It feels like it's been a while since I've written about Amtrak Guest Rewards! That's mainly because the program underwent a dual devaluation in late 2015 and early 2016:
- On December 8, 2015, Chase Ultimate Rewards points could no longer be transferred to Amtrak Guest Rewards;
- On January 24, 2016, the previous fixed-rate award chart was discontinued and all Amtrak Guest Rewards redemptions became revenue-based.
That made Amtrak Guest Rewards points harder to obtain (since they couldn't be transferred from Ultimate Rewards) and less valuable (since obscenely lucrative fixed-rate sleeping cabin redemptions began costing additional points in line with their revenue cost).
The program still has value, though — in fact, more value than I expected.
Starpoints can still be transferred to Amtrak
While there's no 5,000-point bonus for transfers of 20,000 Starpoints or more, all Starwood Preferred Guest members can transfer up to 100,000 Starpoints to Amtrak. The minimum transfer is 2,500 Starpoints for non-elite members, 1,500 Starpoints for Gold Preferred member, and there's no minimum transfer for Platinum Preferred members.
Amtrak Guest Rewards points can be valuable, more valuable, or very valuable
Amtrak has always had last-seat-availability for Amtrak Guest Rewards redemptions, meaning Amtrak Guest Rewards points could be redeemed for any seat on any train up to the moment of departure (although this was mitigated somewhat by their onerous blackout dates). As you'd expect, before the program went revenue-based, that meant there was more value in expensive, last-minute redemptions than there was in further out, cheaper redemptions.
That's still true today, although for a different reason. Today, the reason that Amtrak Guest Rewards points are more valuable for closer-in redemptions is that they can't be used for "Saver" fares. A simple example should help illustrate the point:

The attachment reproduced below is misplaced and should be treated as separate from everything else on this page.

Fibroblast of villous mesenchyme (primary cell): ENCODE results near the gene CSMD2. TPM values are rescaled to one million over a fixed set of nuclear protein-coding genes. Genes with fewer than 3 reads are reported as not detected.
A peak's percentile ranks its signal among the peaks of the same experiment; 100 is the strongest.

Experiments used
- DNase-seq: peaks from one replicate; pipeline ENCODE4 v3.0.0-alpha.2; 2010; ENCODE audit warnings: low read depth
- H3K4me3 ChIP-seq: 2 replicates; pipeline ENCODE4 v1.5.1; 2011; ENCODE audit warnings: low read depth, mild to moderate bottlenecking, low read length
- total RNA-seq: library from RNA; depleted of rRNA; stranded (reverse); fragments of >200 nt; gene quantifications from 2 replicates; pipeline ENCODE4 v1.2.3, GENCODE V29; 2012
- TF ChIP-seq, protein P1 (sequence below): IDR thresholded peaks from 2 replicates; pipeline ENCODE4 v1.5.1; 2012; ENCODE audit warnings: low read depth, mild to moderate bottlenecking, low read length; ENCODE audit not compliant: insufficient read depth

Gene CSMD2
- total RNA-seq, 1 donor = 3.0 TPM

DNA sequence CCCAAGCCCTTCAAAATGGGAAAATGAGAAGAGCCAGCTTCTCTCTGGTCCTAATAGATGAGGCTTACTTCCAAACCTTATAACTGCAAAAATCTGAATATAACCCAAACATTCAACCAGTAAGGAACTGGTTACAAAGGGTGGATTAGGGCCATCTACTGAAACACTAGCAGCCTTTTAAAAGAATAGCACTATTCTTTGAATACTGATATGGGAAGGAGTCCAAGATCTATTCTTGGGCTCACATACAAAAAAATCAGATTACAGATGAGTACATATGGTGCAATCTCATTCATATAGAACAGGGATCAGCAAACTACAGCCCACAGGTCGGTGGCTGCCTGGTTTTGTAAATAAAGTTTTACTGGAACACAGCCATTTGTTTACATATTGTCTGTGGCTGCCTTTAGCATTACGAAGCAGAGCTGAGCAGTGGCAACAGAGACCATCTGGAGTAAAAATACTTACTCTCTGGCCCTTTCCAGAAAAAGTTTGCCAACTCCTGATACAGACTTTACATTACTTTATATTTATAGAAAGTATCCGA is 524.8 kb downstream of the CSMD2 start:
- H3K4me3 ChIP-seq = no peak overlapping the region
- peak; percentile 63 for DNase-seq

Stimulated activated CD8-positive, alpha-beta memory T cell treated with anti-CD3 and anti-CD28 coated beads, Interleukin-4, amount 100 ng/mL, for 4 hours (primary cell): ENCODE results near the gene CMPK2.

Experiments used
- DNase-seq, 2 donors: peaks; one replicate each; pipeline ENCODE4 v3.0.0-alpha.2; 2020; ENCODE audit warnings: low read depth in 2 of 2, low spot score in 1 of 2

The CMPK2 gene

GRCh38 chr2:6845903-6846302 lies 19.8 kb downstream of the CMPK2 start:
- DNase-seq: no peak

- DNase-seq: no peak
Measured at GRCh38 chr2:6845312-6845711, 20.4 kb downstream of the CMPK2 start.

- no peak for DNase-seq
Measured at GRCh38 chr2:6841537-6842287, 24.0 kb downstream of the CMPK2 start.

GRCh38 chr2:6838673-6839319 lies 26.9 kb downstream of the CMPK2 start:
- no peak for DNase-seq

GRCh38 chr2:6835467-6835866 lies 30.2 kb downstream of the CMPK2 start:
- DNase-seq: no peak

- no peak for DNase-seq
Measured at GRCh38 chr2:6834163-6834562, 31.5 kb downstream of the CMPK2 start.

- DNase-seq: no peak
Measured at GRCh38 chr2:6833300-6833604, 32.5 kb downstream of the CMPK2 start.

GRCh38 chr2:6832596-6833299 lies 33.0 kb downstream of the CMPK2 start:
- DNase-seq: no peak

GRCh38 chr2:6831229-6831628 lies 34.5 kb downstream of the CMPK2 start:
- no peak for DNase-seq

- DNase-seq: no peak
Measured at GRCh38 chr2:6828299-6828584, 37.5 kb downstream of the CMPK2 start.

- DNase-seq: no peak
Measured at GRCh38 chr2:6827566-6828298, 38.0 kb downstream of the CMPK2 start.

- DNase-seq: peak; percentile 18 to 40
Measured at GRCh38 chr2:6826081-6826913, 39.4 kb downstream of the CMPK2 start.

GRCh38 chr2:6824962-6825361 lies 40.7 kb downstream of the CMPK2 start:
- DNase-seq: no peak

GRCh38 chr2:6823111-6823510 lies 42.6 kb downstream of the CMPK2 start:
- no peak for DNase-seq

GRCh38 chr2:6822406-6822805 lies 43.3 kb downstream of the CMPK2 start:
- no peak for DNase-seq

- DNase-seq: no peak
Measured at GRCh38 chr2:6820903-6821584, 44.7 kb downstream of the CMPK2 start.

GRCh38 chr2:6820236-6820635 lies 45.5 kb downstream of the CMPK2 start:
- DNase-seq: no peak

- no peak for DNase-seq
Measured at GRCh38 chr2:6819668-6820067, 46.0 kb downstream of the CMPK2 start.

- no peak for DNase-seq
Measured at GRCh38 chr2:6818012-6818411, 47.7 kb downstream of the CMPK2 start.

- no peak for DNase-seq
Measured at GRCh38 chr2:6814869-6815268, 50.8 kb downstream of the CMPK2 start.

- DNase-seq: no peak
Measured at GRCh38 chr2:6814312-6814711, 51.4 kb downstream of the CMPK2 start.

- On Friday, October 21, a Northeast Regional "Value" fare between Washington, DC, and Boston costs $140, or 4,830 Amtrak Guest Rewards points, for 2.9 cents per point in value;
- On Friday, November 25, the same train has a "Saver" fare of $79, but Amtrak Guest Rewards points can't be redeemed against "Saver" fares at 2.9 cents each. They can only be redeemed against the more expensive $108 "Value" fare at 2.9 cents each, or 3,726 Amtrak Guest Rewards points. But if you'd otherwise book the available $79 fare, not the $108 fare, you're only getting 2.12 cents per point!
In other words, fixed-value redemptions against "Value" fares are a great deal when "Value" fares are the only ones available. That means close-in redemptions are more likely to give greater value, just like they did before the program's devaluation.
These 2.9 cent-per-point "Value" redemptions are available for coach and sleeper-cabin tickets, while Acela Business and First Class redemptions give between 1.71 and 2.56 cents per point (it's not immediately clear to me why some Acela redemptions are at the 1.71-cent level and some are at the 2.56-cent level).
Conclusion: Starpoints are valuable — and this is one more valuable use of them
I've been doing this long enough to know that everybody has their own favorite use of each rewards currency they collect. You might be earning and saving up your Starpoints for a big Alaska partner award, or a Singapore award, or just a hotel stay at one of Starwood's bespoke properties.
But earning up to 2.9 cents in fixed value per dollar of unbonused spend is well above what you're likely earning on your cash back credit cards. So while you're saving up for your dream Starpoint redemption, you can also be saving money by transferring them as needed to Amtrak Guest Rewards, rather than being stuck paying cash for your Amtrak tickets.
Instead of thinking of Amtrak Guest Rewards redemptions as being less valuable than your perfect redemption, you can think of them as being one more reason Starpoints are so valuable in the first place.